Ten years ago today, John and I stood in front of family and friends and promised to stick together ’til death do us part.
One decade down, and with luck, many more to go.
We couldn’t have made it to double digits without learning some things along the way. In honor of our 10th anniversary, I am sharing 10 dos and don’ts that I think have helped get us here.
Disclaimer: I am not a marriage expert. I’m just one woman who feels my life is richer because of my husband. Actual mileage may vary.
Today — five I dos
1. Choose wisely — If you get this one right, the rest are a whole lot easier. “He’s really cute and the sex is good” might sustain a summer fling, but is that how you want to choose the person you might spend 60+ years with?
I think choosing a mate should be, in some ways, like the toughest job interview in the world. Of course romance and attraction are important. I still get giggly when I think about my first dates with John. But we also had many serious conversations about values, morals, lifestyle and life plans. Your life partner influences your life course in ways big and small, so if you’d check the references of a cleaning lady before hiring her, you should put at least that much effort into choosing your spouse.
I saw a great tweet this week from TomZiglar:
Many people spend more time in planning the wedding than they do in planning the marriage. Zig Ziglar
A old couple who’d been married about twice as long as I’d been alive once told me the key to a successful marriage is both partners thinking they got the better end of the deal. That only happens if you choose carefully.
2. Forgive — When you screw up — and you will screw up — do you want your mate to accept your apology and move on? Or do you want her to hold a grudge and throw that mistake in your face over and over again for the rest of your marriage?
John and I have hurt and offended each other along the way. We always talk it through after and try to figure out how not to do that again, and if the person who made the mistake offers a sincere apology, we accept it.
Now if you do the same thing again, you might have to work harder at getting the forgiveness, but it’s still there if you want it.
3. Support each other’s dreams — John really wanted to be a self-employed artist, so even though it meant a likely hit to our household income, I supported him. I really wanted to live in New York, so even though John had already lived in Chicago and San Francisco and felt done with big-city living, he supported me.
When you’re a team, you’re no longer living just for yourself. Your decisions affect your mate’s happiness.
I think one of the best parts of our marriage is that we each try to be the other’s biggest cheerleader. I’m glad to have a mate who encourages me to follow my dreams instead of holding me back.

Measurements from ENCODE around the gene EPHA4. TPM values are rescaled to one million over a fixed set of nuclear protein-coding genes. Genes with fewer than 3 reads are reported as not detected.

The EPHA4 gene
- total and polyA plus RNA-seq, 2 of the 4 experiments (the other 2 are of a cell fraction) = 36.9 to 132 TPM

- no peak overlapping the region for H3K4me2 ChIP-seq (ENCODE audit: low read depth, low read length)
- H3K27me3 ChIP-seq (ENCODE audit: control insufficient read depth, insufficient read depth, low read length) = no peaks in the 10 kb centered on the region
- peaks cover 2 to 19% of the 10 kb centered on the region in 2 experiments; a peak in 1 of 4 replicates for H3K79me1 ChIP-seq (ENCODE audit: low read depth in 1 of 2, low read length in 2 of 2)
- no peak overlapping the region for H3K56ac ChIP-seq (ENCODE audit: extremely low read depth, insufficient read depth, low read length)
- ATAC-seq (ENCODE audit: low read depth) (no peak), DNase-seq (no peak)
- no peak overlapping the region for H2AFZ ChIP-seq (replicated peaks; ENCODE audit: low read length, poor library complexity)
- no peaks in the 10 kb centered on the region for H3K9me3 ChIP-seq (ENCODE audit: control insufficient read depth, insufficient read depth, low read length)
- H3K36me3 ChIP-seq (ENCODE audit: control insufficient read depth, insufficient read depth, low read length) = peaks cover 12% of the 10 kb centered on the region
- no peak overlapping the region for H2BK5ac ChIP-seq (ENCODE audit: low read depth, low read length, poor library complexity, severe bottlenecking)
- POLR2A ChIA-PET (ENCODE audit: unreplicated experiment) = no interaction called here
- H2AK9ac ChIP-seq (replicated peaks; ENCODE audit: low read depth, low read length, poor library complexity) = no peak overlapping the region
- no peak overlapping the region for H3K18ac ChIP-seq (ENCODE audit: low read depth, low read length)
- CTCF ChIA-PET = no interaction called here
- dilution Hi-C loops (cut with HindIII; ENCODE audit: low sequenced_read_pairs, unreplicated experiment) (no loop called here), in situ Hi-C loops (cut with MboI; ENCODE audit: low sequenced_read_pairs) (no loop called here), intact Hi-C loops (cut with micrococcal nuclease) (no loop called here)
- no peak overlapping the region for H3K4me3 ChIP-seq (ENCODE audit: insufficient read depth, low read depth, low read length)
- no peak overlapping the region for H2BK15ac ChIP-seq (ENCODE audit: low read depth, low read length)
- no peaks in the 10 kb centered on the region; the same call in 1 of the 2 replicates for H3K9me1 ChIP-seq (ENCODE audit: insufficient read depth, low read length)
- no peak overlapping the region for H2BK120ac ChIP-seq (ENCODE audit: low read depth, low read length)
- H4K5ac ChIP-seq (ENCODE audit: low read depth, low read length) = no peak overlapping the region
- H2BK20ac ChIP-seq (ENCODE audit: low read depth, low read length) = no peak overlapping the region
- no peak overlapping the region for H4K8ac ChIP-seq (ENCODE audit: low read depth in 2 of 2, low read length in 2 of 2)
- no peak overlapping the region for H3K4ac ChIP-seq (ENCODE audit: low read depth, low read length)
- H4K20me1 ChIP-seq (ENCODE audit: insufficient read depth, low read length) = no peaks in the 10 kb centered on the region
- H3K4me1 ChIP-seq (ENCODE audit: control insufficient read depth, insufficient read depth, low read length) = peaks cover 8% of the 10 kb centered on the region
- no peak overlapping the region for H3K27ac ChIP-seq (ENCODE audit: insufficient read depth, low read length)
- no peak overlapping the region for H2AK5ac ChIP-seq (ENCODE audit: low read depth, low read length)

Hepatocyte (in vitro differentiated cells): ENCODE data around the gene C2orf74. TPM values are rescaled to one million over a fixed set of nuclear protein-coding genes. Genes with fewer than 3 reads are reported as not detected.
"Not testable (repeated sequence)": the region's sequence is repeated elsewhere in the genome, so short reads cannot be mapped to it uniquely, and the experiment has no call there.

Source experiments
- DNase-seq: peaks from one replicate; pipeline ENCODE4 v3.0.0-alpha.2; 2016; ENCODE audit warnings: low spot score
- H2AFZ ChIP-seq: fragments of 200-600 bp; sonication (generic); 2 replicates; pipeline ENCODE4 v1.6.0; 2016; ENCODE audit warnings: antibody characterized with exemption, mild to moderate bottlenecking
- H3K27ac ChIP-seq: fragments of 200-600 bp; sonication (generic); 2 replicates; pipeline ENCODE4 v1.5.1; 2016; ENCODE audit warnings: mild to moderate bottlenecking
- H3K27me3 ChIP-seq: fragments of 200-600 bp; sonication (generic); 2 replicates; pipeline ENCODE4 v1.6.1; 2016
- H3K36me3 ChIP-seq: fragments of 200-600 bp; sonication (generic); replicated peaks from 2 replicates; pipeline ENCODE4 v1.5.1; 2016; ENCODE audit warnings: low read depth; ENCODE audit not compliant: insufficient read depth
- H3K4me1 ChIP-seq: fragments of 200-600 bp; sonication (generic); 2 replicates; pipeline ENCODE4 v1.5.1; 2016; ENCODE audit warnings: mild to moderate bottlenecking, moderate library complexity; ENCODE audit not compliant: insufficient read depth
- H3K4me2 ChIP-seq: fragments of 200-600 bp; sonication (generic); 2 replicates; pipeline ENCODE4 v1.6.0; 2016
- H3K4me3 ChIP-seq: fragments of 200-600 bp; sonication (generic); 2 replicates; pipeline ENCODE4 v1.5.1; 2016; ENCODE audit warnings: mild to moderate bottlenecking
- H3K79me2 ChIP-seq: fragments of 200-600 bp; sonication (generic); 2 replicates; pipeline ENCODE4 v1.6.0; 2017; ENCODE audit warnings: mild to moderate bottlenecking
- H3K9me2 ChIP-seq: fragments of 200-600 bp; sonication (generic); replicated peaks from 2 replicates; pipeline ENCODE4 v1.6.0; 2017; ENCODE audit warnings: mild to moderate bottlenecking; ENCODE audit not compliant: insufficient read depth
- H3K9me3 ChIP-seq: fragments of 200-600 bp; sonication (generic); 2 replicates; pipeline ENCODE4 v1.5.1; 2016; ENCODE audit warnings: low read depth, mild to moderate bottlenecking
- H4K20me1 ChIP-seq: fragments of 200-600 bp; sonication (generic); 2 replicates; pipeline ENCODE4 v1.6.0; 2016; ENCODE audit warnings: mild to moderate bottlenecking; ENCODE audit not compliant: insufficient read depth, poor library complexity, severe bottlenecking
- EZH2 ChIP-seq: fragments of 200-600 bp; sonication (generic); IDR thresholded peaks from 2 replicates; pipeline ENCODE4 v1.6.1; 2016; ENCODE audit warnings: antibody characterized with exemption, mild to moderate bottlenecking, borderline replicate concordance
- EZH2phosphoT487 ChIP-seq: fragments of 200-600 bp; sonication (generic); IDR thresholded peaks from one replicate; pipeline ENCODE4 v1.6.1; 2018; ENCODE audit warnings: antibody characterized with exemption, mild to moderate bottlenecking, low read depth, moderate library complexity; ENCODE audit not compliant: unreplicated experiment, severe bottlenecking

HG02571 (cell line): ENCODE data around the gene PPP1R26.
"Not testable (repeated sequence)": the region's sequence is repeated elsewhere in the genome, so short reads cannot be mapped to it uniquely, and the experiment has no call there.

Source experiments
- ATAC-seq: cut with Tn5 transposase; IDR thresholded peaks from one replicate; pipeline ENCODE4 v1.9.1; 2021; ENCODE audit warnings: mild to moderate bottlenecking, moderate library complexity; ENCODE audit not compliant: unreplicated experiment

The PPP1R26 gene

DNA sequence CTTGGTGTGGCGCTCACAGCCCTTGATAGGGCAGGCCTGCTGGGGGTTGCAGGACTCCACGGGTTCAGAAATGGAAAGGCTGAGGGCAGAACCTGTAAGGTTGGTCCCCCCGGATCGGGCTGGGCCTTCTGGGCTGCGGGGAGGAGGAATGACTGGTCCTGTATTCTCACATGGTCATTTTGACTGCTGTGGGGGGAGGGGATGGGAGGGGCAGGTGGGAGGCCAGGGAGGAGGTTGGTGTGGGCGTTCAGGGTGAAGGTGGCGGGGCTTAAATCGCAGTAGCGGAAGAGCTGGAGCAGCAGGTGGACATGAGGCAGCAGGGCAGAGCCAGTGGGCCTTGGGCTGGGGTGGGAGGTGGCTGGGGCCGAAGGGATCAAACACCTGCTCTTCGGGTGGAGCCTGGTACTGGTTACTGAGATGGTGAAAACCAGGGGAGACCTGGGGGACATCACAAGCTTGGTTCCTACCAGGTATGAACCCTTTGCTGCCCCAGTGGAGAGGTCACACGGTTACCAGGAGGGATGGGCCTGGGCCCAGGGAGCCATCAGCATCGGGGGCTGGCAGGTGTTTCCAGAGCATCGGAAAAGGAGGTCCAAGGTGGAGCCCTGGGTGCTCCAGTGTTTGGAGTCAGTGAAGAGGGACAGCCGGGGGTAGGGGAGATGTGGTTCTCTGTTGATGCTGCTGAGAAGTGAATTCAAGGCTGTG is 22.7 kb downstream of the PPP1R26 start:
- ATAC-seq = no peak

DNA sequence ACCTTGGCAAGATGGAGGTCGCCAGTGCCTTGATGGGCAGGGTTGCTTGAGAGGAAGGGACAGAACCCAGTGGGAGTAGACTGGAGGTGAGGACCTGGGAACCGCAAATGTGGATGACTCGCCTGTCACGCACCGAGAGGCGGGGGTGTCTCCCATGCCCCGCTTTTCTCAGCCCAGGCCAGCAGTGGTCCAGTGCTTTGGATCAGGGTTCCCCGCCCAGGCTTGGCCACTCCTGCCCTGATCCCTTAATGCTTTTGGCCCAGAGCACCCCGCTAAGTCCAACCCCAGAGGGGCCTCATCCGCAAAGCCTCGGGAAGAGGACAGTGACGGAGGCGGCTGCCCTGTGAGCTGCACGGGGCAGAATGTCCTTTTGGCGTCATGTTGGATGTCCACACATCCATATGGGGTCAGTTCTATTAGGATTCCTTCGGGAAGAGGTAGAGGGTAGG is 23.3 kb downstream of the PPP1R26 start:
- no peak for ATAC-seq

4. Ask what your spouse needs — John frequently asks me “Is there anything I can do to make your life better?” The answer is usually something mundane like “I’d love a cup of tea,” but just the fact that he’s asking, that he wants my life to be better because he’s my teammate, is something special.
There are also times for deeper explorations of what your spouse needs. We’ve had dozens of conversations about our decision not to have children, and whether that’s right for us. I don’t want to assume that I know what John feels about that, or what he feels about where we might live after New York.
It’s important to ask and to listen.
The golden rule says to do unto others as you would have them do unto you. The platinum rule is do unto others as they would like you to do unto them. Don’t assume your mate wants or needs the same things you do.
5. Have separate bank accounts — This one isn’t as deep as the above, but I stand by it.
John and I have three bank accounts — his, mine and ours. We each put 80 percent of our earnings into the couple bank account and reserve 20 percent in our individual accounts.
Let’s say I want to buy another pair of shoes and John thinks I could get by with the 20 I already have, and John wants to buy a new piece of art even though we don’t have enough wall space for the art we already have. We can do what we want, with no justification needed, with our own money.
Meanwhile, we each put a percent — not a fixed dollar amount — in the couple account, so if I work hard and earn my bonus at my job or if John sells more art, our collective quality of life can go up. We have a shared financial interest in each other’s success.
What do you think? I’d love to hear from married folks who agree or disagree with my advice, or who have advice of their own.
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